The risk structure of fractional reserve banking:
An inverted house of cards
2The repayment for which is based on future salary expectations.
Here are the top 3 things that banks don’t want you to know.
- Legally, you don’t deposit your money with a bank. It becomes their money; it is no longer yours when you make a “deposit”. They account for this money as an asset (since it is legally their property now). In return, you get an IOU, which they call a deposit account. An honest name for the account would be “Unsecured Loan to Us Account” but Deposit Account sounds a bit better.
- There is no such thing as deposit insurance. Unlike real insurance, the government doesn’t have a pot of money sitting somewhere to cover your deposit unsecured loan to the bank. What the government will do is print additional money to cover your loan to the bank, if the bank goes bankrupt. This would cause inflation, of course.
- Inflation is simply a way of measuring a reduction in your purchasing power. It is better called a Theft Index and is essentially a transfer of value from bank account holders to debtors. Usually, this happens just a little bit at a time, so you don’t notice the missing money. Debtors benefit from inflation because it means that they have to repay less value, in real terms. Who are, by far, the largest debtors in an economy? The government and the banking sector (remember those IOUs?). And, who is mainly in charge of determining the amount of inflation in an economy? The government and the banking sector.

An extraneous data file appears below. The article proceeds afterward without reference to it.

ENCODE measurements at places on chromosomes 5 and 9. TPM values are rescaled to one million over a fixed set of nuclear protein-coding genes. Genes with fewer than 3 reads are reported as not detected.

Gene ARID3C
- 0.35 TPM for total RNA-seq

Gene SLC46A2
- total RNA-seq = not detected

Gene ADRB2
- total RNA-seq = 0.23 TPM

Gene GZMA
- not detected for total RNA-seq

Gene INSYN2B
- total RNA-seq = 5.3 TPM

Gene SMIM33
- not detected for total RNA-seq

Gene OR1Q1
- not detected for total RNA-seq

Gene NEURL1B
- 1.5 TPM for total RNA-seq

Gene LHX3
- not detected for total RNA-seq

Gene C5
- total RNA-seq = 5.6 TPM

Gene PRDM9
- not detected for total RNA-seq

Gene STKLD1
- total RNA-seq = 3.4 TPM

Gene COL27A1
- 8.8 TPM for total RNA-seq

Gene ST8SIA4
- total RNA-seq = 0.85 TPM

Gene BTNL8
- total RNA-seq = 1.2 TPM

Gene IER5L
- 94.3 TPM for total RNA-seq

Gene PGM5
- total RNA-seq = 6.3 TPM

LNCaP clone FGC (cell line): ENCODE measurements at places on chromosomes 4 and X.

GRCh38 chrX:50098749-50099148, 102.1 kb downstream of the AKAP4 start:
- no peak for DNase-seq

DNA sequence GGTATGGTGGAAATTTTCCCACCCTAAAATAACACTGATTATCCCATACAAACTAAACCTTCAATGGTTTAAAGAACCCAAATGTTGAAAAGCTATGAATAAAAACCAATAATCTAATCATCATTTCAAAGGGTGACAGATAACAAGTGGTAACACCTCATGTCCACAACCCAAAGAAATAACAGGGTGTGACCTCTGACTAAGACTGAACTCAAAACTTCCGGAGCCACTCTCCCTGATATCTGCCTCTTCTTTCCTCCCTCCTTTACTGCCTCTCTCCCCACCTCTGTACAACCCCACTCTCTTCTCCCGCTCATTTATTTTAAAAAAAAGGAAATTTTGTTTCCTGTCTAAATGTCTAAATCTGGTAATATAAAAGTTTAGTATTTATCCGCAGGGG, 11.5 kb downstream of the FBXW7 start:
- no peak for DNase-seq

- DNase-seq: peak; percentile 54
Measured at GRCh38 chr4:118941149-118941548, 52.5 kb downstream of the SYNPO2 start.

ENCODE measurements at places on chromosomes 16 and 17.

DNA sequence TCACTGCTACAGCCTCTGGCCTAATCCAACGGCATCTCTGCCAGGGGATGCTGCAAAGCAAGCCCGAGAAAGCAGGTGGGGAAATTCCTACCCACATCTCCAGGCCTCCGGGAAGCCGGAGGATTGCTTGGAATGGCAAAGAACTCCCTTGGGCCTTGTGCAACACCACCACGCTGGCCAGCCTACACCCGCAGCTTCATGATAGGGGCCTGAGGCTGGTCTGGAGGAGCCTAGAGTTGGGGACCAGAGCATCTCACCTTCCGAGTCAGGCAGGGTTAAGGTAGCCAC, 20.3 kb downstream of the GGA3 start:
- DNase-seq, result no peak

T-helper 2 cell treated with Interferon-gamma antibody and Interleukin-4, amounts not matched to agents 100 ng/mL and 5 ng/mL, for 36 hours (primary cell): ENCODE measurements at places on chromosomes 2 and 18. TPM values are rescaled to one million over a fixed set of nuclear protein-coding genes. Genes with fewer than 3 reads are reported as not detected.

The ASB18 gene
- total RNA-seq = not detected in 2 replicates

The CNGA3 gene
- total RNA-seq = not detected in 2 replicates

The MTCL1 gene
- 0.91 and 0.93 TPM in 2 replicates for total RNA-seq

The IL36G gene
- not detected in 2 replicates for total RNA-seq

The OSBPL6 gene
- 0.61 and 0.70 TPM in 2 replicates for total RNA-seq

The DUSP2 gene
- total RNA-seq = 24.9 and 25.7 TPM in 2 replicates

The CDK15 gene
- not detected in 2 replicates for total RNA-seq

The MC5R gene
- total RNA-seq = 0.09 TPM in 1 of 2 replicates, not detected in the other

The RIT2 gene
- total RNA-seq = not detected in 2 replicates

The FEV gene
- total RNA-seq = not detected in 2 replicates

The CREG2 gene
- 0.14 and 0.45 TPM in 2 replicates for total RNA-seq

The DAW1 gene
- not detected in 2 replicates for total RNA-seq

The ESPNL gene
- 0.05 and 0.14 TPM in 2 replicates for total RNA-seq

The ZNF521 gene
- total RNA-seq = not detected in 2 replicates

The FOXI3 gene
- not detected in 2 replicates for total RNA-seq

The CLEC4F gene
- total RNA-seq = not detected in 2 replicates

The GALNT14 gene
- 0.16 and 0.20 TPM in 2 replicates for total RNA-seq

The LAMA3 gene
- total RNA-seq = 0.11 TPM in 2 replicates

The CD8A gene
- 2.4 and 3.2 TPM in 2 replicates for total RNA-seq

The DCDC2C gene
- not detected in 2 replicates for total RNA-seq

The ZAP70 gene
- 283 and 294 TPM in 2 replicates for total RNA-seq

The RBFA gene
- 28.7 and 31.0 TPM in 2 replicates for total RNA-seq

Don’t feel silly if you don’t know this; banks are intentionally opaque. There is a reason you are made to feel stupid or uncomfortable when your mind wanders to thinking about how banks work, or to define what money really is. In fact, in economics textbooks and at business school, they don’t teach you that banks create money; they keep up the deception that banks are just helpful financial intermediaries, the Walt Disney version of how banks operate.
“It is well enough that people of the nation do not understand our banking and money system, for if they did, I believe there would be a revolution before tomorrow morning.” – Henry Ford
Robert is part-Canadian, part-British, somewhat autistic and lives in Geneva. He is going to link the crypto system to the real economy and create a better banking model, or die trying. His interests include mountain-climbing, chess, piano, programming and distrusting authority. In his early career, he was an M&A investment banker in London, then in private equity, and then moved to Switzerland to invest his own money. He holds an MSc degree in Finance from London Business School.